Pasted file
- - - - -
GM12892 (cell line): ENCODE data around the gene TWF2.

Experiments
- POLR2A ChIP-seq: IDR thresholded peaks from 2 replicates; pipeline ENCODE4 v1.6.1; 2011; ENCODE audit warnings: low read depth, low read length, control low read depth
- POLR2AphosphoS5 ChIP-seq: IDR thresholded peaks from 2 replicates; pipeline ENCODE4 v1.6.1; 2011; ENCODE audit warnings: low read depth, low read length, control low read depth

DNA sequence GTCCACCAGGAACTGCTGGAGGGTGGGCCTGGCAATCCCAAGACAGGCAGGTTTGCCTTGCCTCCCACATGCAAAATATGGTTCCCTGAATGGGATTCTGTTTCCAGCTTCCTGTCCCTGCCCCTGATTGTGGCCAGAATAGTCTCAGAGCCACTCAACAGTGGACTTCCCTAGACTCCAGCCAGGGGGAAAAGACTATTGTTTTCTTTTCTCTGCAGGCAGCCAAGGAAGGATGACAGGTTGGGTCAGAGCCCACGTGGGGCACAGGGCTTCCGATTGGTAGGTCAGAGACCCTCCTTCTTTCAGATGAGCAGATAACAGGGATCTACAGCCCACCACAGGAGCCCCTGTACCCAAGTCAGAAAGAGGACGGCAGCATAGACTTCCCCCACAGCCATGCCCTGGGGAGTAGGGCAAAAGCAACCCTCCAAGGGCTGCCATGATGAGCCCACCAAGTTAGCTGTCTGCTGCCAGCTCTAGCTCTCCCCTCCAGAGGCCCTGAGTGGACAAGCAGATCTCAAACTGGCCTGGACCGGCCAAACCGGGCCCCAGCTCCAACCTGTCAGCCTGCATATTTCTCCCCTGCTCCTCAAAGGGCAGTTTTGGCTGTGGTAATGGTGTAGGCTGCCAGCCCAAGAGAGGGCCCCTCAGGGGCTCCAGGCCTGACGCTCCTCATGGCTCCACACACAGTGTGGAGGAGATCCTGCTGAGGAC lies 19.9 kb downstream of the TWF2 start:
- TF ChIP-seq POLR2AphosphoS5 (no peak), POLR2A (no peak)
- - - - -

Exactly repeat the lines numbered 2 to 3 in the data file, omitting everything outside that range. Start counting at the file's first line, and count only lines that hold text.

Experiments
- POLR2A ChIP-seq: IDR thresholded peaks from 2 replicates; pipeline ENCODE4 v1.6.1; 2011; ENCODE audit warnings: low read depth, low read length, control low read depth